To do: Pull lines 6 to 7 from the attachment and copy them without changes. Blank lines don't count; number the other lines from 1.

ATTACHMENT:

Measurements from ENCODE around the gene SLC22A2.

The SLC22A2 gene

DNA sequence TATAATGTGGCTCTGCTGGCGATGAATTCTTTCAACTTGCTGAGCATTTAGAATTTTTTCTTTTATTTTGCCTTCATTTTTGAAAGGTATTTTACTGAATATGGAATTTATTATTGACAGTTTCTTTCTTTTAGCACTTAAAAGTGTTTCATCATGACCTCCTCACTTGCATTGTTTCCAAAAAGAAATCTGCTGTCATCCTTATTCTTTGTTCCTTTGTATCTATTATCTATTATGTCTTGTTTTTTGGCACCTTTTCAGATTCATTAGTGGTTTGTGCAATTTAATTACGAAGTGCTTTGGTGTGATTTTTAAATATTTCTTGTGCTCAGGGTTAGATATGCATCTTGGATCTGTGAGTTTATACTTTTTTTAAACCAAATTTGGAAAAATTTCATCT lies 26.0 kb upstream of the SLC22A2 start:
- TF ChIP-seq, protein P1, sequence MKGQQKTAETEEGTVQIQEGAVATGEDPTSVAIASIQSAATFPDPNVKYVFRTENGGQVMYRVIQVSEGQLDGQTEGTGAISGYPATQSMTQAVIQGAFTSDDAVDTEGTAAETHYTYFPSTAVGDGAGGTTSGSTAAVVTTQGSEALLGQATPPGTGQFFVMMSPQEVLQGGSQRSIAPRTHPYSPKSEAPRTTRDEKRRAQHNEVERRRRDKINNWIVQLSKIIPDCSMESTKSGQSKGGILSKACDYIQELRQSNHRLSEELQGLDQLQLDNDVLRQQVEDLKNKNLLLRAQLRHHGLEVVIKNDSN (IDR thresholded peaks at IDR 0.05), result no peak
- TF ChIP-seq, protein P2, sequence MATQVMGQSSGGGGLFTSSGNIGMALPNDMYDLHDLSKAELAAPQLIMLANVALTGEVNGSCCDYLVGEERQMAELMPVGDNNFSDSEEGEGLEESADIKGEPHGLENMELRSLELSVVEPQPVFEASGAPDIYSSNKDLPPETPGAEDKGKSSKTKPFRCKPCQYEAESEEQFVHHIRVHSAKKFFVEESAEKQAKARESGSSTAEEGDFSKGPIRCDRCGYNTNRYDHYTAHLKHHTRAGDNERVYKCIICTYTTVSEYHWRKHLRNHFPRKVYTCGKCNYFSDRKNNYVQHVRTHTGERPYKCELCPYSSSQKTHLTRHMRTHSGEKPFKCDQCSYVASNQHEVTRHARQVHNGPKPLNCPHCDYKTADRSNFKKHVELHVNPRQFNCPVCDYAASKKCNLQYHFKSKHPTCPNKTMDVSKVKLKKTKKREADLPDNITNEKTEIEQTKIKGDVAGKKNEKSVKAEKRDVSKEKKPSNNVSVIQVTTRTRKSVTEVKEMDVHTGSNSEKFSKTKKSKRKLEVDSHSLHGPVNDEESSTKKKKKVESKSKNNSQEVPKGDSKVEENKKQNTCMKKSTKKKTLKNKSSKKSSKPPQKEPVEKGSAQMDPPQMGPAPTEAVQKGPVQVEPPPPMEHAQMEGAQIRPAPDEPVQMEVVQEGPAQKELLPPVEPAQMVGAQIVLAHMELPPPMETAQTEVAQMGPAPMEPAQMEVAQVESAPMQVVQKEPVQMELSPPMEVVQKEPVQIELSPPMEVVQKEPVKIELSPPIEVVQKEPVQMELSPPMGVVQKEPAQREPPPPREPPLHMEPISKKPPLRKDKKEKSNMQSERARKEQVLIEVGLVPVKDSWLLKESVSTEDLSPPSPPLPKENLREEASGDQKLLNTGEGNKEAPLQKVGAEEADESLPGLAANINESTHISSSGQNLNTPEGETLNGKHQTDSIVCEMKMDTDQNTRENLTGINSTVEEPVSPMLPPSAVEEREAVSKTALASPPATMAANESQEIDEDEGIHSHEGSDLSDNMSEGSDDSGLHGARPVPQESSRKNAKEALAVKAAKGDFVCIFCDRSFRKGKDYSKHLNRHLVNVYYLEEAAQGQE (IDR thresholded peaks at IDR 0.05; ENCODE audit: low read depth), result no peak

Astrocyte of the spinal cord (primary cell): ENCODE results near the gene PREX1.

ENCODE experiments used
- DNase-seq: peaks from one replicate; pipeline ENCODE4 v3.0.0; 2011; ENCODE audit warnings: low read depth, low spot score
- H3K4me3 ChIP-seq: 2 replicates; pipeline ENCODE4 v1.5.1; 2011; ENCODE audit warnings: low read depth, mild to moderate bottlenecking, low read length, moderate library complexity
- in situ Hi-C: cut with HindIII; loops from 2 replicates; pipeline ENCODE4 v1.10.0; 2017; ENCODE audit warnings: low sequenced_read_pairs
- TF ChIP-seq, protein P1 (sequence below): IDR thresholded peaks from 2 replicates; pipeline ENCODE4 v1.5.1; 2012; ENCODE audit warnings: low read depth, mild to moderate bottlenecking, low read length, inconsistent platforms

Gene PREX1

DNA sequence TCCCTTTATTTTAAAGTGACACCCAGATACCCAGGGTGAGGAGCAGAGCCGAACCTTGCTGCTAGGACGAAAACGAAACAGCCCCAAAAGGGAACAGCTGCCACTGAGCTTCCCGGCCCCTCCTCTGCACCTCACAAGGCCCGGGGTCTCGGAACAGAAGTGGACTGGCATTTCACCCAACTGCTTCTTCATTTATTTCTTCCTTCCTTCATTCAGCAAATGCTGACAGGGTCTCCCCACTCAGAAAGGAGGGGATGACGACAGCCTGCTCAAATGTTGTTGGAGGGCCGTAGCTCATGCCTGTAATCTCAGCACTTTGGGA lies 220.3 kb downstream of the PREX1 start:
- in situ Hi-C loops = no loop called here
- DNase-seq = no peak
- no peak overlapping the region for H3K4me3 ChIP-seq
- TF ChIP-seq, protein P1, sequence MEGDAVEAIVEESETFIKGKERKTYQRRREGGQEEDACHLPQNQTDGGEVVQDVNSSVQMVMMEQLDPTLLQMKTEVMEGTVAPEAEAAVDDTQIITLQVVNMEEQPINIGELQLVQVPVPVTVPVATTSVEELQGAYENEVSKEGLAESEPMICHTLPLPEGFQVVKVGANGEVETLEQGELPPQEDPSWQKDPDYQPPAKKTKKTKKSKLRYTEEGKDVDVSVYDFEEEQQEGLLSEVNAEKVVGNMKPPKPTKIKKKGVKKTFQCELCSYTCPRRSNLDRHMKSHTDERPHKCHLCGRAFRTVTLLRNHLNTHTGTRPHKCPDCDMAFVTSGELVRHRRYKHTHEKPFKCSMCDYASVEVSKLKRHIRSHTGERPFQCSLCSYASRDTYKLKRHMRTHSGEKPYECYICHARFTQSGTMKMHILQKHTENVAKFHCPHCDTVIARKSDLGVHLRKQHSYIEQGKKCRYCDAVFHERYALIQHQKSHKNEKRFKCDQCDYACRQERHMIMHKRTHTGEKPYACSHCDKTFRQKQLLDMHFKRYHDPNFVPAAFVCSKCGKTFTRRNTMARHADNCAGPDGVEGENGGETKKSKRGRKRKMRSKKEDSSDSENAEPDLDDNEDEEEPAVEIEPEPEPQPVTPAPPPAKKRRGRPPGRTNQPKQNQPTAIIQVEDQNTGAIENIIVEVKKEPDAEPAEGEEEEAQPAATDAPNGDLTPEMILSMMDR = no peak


Astrocyte of the spinal cord (primary cell): ENCODE results near the gene PREX1.

ENCODE experiments used